By A. Markley
Dramatically increasing the limits of the British “Jacobin” novel, Conversion and Reform within the British Novel within the 1790s analyzes the works of quite a lot of British reformists writing within the 1790s, together with William Godwin, Mary Wollstonecraft, Charlotte Smith, Mary Robinson, and Maria Edgeworth, who reshaped the conventions of up to date fiction to put the radical as a innovative political tool. instead of aiming to release a bloody revolution, those authors labored to start up social and political reform in such parts as women’s rights, abolition, the Jewish query, and the leveling of the category approach in Britain by means of changing the person reader, one reader at a time.
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Extra resources for Conversion and Reform in the British Novel in the 1790s: A Revolution of Opinions
76 This page intentionally left blank 4 Chapter 1 The Ma ny Faces of the Refor mist H ero O ne of the most significant ways in which reformist novelists reworked the conventions of late eighteenth-century fiction involves their manner of appropriating contemporary ideals of masculinity in fashioning protagonists who would appeal to their readers yet also serve as effective spokesmen for their politics. To a large degree, the reformist hero of these authors’ works owes his origin to the novel of sensibility that dominated the eighteenth-century novel.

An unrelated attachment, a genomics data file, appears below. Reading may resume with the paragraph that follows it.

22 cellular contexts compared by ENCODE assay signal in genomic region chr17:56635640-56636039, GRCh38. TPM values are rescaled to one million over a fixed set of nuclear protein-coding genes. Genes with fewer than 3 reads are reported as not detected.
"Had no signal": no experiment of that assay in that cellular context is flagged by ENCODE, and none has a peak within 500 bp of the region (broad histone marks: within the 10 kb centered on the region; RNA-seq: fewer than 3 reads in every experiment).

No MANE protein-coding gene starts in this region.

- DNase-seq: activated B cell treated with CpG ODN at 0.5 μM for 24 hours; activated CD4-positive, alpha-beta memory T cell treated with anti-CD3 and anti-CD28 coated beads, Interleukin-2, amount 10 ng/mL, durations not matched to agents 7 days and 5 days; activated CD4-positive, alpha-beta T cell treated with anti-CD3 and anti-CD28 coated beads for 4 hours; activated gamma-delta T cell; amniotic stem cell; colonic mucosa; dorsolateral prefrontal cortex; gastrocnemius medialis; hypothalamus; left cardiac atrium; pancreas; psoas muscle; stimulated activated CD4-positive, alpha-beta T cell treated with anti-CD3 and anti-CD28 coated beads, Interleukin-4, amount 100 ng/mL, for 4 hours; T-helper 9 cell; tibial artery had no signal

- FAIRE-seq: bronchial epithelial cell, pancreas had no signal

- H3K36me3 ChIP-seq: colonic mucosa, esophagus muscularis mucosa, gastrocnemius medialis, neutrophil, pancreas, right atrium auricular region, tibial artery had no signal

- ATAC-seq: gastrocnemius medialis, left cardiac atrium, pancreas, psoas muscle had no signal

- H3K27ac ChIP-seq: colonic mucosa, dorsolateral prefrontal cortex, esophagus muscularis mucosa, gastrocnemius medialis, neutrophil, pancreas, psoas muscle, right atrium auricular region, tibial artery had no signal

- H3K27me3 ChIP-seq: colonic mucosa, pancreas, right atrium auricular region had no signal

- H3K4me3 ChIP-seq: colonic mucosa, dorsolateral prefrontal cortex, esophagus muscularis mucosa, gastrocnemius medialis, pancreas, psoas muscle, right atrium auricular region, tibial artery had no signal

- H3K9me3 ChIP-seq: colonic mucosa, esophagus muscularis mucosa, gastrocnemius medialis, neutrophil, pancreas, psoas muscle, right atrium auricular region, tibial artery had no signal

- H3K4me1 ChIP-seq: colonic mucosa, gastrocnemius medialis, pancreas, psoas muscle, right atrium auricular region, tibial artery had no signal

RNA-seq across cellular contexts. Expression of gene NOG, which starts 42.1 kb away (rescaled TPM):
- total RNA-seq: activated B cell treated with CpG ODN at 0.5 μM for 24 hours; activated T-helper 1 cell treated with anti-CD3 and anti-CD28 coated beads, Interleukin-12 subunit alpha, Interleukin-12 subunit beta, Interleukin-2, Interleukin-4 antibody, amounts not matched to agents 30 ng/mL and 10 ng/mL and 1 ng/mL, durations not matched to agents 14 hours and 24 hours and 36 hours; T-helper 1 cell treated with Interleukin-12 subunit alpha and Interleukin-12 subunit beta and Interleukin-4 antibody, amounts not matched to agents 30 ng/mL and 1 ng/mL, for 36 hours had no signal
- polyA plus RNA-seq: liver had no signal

Critics such as G. J. 44 Belinda turns the contemporary female Introduction 13 bildungsroman on its head by presenting a clear-thinking heroine on the verge of entering society who quickly sees that she cannot rely on the advice of the high-society types in her circle and learns to rely entirely upon her own judgment. Throughout the novel Edgeworth critiques a range of examples of exaggerated female sensibility, including the eccentric, Amazonian Harriet Freke at one extreme and the impressionable and submissive young Virginia at the other.
John Gregory’s statement in his A Father’s Legacy to His Daughters (1774) that women “cannot plunge into business, or dissipate themselves in pleasure and riot, as men too often do, when The Many Faces of the Reformist Hero 29 under the pressure of misfortunes; but must bear their sorrows in silence, unknown and unpitied” (II:239–40). ”29 As the novel ends, Julia forms a new family with Charlotte and her friend Mrs. Meynell, and these women lead productive lives entirely without men, raising Charlotte’s son, enjoying the rewards of “the most perfect friendship,” and embracing “the duties of religion, the exercise of benevolence, and the society of persons of understanding and merit” (II:242, 244).